Purpose: The growing involvement of management researchers in knowledge exchange activities and collaborative research does not seem to be reflected in a growing academic output. The purpose of this paper is to explore barriers for the limited academic output from these activities as well as the potential for ‘interesting’ papers. Design/methodology/approach: The paper uses secondary data and statistics as well as an illustrative case study to trace knowledge exchange activities and barriers for academic output based on these activities. Findings: The paper identifies a number of barriers for the turning of data derived from knowledge exchange activities into academic papers such as low priority of case study research in leading management journals, a growing practice orientation in the research funding systems, methodological challenges because of limited researcher control and disincentives for researcher involvement in knowledge exchange activities. The paper also identifies a potential for ‘interesting’ research and discoveries through collaborative research. Research limitations/implications: Diminishing the barriers for collaborative and case-based research and exploring the potential for ‘interesting’ discoveries has the potential to increase the number of published papers with a high level of scientific rigor as well as a high level of relevance for practice. Originality/value: An outcome focus on the relationship between knowledge exchange activities and management research is to the author’s knowledge new in the debate about weak practical relevance of management research.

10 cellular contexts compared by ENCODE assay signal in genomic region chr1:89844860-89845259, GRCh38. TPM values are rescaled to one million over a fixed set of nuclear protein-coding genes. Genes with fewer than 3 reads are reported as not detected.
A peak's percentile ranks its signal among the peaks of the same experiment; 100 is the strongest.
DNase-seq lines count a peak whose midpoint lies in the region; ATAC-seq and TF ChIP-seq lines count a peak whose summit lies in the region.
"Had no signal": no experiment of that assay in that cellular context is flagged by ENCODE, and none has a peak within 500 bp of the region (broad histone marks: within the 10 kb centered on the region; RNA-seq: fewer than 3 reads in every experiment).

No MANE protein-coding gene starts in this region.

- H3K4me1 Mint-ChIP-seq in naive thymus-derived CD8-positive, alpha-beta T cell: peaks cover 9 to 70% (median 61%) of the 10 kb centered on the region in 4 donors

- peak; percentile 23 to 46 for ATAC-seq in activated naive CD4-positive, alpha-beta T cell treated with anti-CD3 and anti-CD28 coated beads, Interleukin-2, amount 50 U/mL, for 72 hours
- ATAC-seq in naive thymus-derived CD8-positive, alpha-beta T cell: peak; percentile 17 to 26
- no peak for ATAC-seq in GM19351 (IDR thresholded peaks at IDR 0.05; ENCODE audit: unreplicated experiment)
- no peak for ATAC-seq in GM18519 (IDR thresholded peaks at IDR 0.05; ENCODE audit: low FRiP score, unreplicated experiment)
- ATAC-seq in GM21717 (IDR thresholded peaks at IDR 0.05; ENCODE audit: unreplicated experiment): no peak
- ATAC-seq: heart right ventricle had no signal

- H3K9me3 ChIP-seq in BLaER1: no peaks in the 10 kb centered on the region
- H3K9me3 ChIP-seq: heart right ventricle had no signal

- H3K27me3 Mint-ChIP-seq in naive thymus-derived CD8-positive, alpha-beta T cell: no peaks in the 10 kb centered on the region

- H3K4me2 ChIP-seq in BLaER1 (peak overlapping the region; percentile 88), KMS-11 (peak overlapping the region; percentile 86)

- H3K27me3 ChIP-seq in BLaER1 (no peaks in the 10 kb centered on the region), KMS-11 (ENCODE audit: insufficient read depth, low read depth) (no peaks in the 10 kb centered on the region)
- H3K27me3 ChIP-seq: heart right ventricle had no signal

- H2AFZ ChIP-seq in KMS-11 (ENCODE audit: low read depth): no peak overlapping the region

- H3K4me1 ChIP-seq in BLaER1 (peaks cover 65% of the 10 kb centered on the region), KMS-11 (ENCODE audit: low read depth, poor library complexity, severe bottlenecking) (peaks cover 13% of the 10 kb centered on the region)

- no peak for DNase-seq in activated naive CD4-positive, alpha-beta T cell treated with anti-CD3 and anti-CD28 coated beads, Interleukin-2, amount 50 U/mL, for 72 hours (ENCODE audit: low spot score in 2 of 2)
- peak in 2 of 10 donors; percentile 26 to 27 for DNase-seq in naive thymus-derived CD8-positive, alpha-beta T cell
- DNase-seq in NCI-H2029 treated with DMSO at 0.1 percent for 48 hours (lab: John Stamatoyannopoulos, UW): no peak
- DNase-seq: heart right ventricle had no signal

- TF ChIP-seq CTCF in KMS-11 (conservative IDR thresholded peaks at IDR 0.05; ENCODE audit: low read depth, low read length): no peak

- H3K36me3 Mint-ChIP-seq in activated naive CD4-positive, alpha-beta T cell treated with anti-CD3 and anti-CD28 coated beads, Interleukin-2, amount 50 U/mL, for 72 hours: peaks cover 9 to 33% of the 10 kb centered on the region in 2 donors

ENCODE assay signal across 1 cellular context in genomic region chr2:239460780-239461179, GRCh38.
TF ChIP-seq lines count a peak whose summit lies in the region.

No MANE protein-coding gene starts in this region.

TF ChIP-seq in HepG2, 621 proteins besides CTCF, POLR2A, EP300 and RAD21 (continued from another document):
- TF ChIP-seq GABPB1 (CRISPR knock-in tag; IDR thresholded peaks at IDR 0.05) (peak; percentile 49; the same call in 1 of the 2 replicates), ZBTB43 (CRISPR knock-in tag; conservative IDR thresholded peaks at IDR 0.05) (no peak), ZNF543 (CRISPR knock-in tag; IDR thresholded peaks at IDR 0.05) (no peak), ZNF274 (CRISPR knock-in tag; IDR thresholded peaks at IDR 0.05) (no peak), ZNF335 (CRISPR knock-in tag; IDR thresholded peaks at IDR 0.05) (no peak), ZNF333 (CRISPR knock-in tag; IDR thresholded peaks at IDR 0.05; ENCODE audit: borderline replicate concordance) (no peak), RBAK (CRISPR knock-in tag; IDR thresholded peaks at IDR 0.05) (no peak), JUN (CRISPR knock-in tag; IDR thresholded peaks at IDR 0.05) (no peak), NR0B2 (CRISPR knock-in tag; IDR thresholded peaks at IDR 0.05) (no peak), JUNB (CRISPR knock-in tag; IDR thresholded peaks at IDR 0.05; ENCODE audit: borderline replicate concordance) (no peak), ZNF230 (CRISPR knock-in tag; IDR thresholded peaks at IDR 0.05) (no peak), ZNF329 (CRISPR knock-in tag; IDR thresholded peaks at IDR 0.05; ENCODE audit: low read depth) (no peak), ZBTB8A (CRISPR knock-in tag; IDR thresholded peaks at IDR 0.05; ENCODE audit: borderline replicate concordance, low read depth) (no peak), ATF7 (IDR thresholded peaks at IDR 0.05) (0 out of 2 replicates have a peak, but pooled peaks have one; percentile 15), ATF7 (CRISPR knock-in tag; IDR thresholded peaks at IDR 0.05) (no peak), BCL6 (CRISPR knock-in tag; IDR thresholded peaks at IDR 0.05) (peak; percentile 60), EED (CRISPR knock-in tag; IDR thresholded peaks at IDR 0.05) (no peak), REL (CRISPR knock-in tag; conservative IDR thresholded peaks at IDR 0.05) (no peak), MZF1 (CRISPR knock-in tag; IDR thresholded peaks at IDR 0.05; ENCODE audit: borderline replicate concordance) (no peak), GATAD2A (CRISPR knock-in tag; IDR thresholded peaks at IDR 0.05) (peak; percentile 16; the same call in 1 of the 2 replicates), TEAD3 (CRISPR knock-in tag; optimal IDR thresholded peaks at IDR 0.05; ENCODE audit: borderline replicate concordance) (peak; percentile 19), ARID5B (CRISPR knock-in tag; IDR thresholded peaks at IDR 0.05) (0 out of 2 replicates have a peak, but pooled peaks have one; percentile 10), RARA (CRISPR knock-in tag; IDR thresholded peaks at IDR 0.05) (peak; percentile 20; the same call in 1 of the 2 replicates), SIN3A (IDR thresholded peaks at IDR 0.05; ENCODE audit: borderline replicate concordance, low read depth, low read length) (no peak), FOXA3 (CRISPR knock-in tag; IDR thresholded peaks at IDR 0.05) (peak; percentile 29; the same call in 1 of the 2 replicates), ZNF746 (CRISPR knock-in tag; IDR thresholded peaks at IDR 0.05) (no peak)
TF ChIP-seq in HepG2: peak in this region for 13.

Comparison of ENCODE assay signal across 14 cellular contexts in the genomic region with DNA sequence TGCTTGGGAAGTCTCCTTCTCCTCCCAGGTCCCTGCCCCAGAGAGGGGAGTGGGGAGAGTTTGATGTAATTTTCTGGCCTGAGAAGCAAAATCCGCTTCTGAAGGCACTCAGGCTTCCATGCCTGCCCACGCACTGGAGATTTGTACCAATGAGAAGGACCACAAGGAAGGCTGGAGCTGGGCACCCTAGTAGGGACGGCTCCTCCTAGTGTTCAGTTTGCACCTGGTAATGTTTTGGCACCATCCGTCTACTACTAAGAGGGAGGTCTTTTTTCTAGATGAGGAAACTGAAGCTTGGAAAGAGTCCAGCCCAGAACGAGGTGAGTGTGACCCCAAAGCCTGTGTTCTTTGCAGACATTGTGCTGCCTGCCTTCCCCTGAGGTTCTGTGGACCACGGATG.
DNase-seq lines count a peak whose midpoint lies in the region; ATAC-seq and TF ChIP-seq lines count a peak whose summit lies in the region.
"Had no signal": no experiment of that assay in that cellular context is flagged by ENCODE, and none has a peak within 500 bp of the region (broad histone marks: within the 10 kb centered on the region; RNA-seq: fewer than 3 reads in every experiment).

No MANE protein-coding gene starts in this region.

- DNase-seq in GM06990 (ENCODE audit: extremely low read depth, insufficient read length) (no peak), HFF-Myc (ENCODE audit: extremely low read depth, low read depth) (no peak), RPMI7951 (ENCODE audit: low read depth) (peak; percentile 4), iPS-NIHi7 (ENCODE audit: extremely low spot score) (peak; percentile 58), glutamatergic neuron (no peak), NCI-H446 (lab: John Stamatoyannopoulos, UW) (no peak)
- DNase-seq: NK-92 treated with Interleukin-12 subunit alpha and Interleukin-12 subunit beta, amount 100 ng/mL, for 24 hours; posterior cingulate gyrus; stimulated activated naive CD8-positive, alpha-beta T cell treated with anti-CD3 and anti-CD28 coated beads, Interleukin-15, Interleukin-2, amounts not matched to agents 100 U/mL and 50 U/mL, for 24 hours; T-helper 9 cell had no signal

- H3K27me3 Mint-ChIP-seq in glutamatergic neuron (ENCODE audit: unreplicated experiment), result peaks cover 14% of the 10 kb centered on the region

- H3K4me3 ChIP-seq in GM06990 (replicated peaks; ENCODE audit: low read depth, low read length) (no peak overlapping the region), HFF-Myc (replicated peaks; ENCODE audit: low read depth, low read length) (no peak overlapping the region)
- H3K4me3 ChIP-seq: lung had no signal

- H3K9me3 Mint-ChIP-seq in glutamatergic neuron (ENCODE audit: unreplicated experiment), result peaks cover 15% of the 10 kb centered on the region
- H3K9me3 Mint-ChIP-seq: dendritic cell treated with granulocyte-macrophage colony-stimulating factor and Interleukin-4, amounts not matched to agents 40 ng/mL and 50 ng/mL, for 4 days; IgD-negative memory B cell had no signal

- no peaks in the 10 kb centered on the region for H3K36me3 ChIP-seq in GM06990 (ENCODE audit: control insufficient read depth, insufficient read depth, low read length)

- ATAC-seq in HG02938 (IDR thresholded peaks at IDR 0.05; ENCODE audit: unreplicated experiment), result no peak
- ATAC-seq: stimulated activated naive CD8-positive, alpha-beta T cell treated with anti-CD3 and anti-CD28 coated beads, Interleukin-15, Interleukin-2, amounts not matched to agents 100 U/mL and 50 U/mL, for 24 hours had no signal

- Knowledge exchange, management research, barriers, relevance debate, interesting research, discoveries